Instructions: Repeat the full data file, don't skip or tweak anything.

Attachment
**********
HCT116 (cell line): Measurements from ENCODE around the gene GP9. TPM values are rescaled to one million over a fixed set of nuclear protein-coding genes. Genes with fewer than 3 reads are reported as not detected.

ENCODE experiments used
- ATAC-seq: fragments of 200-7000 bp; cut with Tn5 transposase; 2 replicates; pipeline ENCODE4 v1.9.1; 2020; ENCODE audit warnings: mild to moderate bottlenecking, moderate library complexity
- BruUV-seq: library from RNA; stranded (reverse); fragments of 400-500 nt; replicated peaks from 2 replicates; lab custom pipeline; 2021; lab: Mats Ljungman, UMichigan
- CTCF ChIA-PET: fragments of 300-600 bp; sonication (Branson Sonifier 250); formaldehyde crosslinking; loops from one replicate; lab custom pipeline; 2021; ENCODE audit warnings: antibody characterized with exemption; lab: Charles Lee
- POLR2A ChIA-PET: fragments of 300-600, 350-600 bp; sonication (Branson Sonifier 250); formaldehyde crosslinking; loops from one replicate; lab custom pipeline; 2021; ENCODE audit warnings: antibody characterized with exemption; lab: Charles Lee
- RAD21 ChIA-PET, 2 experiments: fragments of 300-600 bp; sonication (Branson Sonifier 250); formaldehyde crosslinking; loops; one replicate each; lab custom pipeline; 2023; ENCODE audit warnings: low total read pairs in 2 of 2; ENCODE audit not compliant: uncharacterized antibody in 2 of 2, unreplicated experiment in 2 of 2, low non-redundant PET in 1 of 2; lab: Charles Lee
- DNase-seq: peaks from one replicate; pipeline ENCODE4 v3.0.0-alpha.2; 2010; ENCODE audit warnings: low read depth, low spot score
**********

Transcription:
HCT116 (cell line): Measurements from ENCODE around the gene GP9. TPM values are rescaled to one million over a fixed set of nuclear protein-coding genes. Genes with fewer than 3 reads are reported as not detected.

ENCODE experiments used
- ATAC-seq: fragments of 200-7000 bp; cut with Tn5 transposase; 2 replicates; pipeline ENCODE4 v1.9.1; 2020; ENCODE audit warnings: mild to moderate bottlenecking, moderate library complexity
- BruUV-seq: library from RNA; stranded (reverse); fragments of 400-500 nt; replicated peaks from 2 replicates; lab custom pipeline; 2021; lab: Mats Ljungman, UMichigan
- CTCF ChIA-PET: fragments of 300-600 bp; sonication (Branson Sonifier 250); formaldehyde crosslinking; loops from one replicate; lab custom pipeline; 2021; ENCODE audit warnings: antibody characterized with exemption; lab: Charles Lee
- POLR2A ChIA-PET: fragments of 300-600, 350-600 bp; sonication (Branson Sonifier 250); formaldehyde crosslinking; loops from one replicate; lab custom pipeline; 2021; ENCODE audit warnings: antibody characterized with exemption; lab: Charles Lee
- RAD21 ChIA-PET, 2 experiments: fragments of 300-600 bp; sonication (Branson Sonifier 250); formaldehyde crosslinking; loops; one replicate each; lab custom pipeline; 2023; ENCODE audit warnings: low total read pairs in 2 of 2; ENCODE audit not compliant: uncharacterized antibody in 2 of 2, unreplicated experiment in 2 of 2, low non-redundant PET in 1 of 2; lab: Charles Lee
- DNase-seq: peaks from one replicate; pipeline ENCODE4 v3.0.0-alpha.2; 2010; ENCODE audit warnings: low read depth, low spot score